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The other new party of the moderate liberal centre

August 16, 2017 12:26 PM
By Joe Otten in Liberal Democrat Voice

Joe OttenHardly a day goes by on my social media feeds without some form of the following conversation:

Commentator/political has been: What we really need is a new moderate centre party in the UK, standing up for all the internationalist, tolerant liberal values that Corbyn and May have abandoned.

Liberal Democrats: Helloooooo!!!!!

Every time somebody calls for a new centre party, a puppy dies, goes the tweet.

It is always more an observation than a plan. Starting from 0% and 0 MPs and councillors is always going to be harder than starting where we are. But I don't think the commentators and has beens are being obtuse. There are reasons they are not all saying we should join the Liberal Democrats, and I'd like to reflect on those reasons and what we can do about them. Do please all submit further articles expanding this theme.

1. Momentum

People like joining sides that are winning. That's not unreasonable. A large part of what made Corbyn possible both in winning the leadership and then in not losing the General Election as badly as people expected, was the realisation that it could be happening.

We don't just sit and wait for momentum, we build the fightback, and we get the other ingredients right:

2. Strength

There is a danger of appearing nice but ineffectual. It is an obvious attack line to choose against us. During the coalition, Labour changed tack to horrible and ineffectual, which is just as bad.

It is cobblers of course. Nobody who worked with Paul (now Lord) Scriven when he ran Sheffield Council would call him nice but ineffectual. He was a fearsome challenge and highly effective for it. And the actual record of coalition government was one of strength and stability provided by Liberal Democrats, with a firm hand on government decisions; in marked contrast with the chaos that followed. This is not the perception that it suited both Labour and the Tories to create: they understand the importance of appearing strong.

We don't do ourselves any favours here when we consistently adopt and emphasise policies which send the message 'nice and soft'. Good policies, for sure, on drugs, welfare and immigration, debatable policy on Trident, all adds up to an impression that the party doesn't believe tough choices are ever necessary. Maybe many of us don't even believe tough choices are ever necessary.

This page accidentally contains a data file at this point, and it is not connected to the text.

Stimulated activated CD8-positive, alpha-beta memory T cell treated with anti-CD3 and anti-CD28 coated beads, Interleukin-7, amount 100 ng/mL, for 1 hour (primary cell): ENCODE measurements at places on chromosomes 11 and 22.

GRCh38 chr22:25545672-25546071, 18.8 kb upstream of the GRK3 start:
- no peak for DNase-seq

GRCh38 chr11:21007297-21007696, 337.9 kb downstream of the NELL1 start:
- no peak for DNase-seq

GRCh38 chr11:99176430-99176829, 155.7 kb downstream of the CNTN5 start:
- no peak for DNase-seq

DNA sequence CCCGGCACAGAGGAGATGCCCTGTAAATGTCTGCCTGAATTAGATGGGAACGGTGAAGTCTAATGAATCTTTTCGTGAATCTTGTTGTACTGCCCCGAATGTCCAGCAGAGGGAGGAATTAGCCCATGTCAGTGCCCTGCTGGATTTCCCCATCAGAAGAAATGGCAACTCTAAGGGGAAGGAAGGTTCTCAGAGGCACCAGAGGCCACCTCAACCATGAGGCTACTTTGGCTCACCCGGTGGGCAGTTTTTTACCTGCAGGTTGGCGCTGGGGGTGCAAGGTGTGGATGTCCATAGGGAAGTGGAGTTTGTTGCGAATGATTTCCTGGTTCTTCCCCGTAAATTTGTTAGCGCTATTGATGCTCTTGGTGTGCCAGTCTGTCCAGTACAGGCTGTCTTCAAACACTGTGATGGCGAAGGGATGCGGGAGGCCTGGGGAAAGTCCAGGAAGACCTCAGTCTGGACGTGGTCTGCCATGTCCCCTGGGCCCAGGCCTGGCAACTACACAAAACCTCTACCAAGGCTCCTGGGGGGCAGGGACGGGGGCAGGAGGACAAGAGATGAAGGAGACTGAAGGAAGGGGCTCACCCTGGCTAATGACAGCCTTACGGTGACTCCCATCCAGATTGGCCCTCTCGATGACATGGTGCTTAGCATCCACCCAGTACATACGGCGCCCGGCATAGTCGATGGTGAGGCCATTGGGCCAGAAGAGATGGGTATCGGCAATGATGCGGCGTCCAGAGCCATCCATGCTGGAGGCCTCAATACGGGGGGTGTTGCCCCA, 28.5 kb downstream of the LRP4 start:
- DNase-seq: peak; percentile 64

And one person's tough choice is another's sell out. See any debate on security and civil liberties. There are no easy answers, but we shouldn't make every issue a signal of how virtuous we are: some should signal more important and popular qualities than virtue.

3. Policy and strategy in the round

Labour during the Thatcher years had a reputation for weakness. Tony Blair overcame it not least by taking on his party's ideologues and winning. Maybe this was partly for show, but I think the perception was fair that in leading the Labour Party, Blair shifted it, and that was a positive story about him and his strength. (Clearly it didn't last but that is not relevant to my point.)

We seem to make a virtue of being led by committees that meet in secret to which our leader is accountable, and which have the power to manipulate conference to achieve almost any result they wish. We are institutionally set up to let ideologues run riot, to prevent leadership from happening, and so to prevent an understanding of policy and strategy in the round. (Policy and strategy are even separate committees.) This is not to denigrate the people involved, they are good liberals, but the structure is built on the assumption that a committee is the democratic and the effective answer to any problem.

And we should be the last people to consider some policy a sacred cow on the basis of a bare majority or a sham debate at a party conference. Our core values as liberals are not so cheaply bought. Yes, there may be some conflict between the absolute sovereignty of conference and our ability to work constructively with others. I favour working with our allies. I even voted Remain.

When the opportunity arises for a broader coalition of the tolerant liberal centre ground, we have to be ready to take the committees to the vets and put them to sleep; to challenge our conference when it behaves like a bubble. We have the strength to do that. We might then become the new party of the liberal centre that the country can see it needs.

* Joe Otten was the candidate for Sheffield Heeley in June 2017, is a councillor in Sheffield and is Tuesday editor of Liberal Democrat Voice.